Who are your favourite musicians? 

Deceased favorite musicians: Bach, Richter, Horowitz, Gilels, Claudio Abbado, Evgeny Mravinsky, Rubinstein, Ginastera, Beethoven, Leonard Bernstein, Anton Dikov, Krassimir Gatev, Maria Callas, Freddie Mercury,

Living/contemporary favorite musicians: Joshua Bell, Keith Lockhart, Ricardo Mutti, Mason Bates, Vasil Kazandjiev, Yo-Yo Ma, Frederic Chiu, Daniel Pollack, Evgeny Kissin, Martha Argerich, Penka Kuneva, Will Calhoun, Matthew Bellamy,

What is your most memorable concert experience? 

Concert Hall: the Grammy Museum Auditorium (Clive Davis Theater) – I was a part of a great mix of artists and musical genres. I loved the red curtains at the back and the lightning.

Rock club: probably when I opened for Amanda Palmer at the Webster Hall in NYC. This is memorable since I got to play Ginastra in a rock club introducing the composer and a movement from his 1st sonata to several hundred fans of Amanda’s that never knew that classical music could sound like that.😀 A lot of my friends from school were telling me that I was crazy and that this could affect my good reputation. It was fun. It’s a different type of energy on such stage. I like making classical music more accessible to untraditional audiences as well. Did you know that the British band ELP arranged the “Toccata” from the piano concerto by Ginastera and played it for Ginastera? He loved it and he said that this is how his music should be played

What do you consider to be the most important ideas and concepts to impart to aspiring musicians? 

To be present in life and also when they perform on stage, to be very strong, not to be afraid to take risks and experiment with new ideas, to take a good care of themselves (eat well, sleep well, exercise, meditate, stay healthy), to know what they want and from there to know what they give and why, to perform live as much as possible, to stay always inspired and motivated, to never give up, even when they face difficulties.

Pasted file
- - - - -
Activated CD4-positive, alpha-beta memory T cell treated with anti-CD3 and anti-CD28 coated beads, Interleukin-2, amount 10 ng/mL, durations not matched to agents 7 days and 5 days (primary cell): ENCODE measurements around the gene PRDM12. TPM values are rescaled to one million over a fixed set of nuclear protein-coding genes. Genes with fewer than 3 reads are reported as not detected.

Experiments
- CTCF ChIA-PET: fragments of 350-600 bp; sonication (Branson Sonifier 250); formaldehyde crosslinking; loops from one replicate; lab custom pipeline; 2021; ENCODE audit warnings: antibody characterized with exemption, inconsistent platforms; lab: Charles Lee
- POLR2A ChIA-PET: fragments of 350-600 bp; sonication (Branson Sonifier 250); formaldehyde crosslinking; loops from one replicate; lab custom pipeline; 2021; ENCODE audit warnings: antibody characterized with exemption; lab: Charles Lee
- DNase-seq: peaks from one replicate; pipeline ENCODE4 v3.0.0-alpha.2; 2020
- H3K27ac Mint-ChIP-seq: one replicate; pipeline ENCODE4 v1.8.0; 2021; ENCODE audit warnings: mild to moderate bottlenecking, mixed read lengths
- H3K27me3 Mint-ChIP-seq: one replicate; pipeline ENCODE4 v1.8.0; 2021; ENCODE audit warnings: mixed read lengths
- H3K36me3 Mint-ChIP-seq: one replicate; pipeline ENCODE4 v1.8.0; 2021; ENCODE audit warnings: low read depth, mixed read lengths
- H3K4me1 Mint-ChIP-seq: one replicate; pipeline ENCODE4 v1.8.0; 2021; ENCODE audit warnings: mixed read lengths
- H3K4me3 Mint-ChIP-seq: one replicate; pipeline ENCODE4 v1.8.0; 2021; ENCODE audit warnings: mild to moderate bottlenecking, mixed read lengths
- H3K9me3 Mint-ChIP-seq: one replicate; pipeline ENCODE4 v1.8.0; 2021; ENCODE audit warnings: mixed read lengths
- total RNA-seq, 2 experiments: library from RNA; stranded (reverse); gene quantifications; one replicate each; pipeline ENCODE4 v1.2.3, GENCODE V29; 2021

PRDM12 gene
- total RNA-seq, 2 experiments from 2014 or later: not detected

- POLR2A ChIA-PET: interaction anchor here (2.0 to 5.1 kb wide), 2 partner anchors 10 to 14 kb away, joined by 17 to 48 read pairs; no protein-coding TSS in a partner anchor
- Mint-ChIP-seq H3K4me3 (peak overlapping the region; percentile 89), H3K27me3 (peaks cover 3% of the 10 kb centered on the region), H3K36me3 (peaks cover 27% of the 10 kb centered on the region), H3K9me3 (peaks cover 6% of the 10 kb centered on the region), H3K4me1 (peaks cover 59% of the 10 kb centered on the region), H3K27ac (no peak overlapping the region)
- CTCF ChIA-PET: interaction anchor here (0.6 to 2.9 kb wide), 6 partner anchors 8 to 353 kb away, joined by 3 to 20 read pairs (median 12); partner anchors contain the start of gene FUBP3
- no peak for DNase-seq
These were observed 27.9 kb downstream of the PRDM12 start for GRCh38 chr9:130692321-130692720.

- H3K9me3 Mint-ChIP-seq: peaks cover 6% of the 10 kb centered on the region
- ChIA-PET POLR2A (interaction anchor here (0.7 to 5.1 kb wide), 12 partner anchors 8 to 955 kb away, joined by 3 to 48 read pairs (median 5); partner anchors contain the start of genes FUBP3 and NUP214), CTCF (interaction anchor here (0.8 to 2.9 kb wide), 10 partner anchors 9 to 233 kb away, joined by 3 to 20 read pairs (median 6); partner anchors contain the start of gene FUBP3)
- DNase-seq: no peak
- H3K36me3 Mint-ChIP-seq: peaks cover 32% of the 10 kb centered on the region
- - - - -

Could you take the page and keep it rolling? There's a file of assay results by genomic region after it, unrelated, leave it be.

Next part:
Where would you like to be in 10 years?

To travel the world while living in the present moment

What is your idea of perfect happiness?

Being present. You can tell that I am into meditation. Often the things we want are not the things that make us happy, even when we get what we want. There is something called “the wanting mind” that will never stop wanting no matter what we get. I feel happy the most when I do something to make somebody feel happy. I get happiness when I give happiness. Actually, when I give, sometimes I get even more than I expected.

What is your most treasured possession?

We don’t owe anything forever. We temporarily have things and people. We are even temporarily in our bodies. Greatest values in my life are my dearest friends, being surrounded by people who care about me and love me and people who made a difference in my life. But I don’t owe them, I’m just lucky to have them in my life…

What do you enjoy doing most?

Being on stage, collaborating with amazing artists, musicians, creating and sharing

Tania Stavreva performs in London at the 1901 Arts Club, 7 Exton Street, London SE1, on Saturday 25th July. The concert includes the UK premiere of her ‘Rhythmic Movement in 7/8’ as well as premieres of works by other composers. Further details and tickets here

More information about Tania here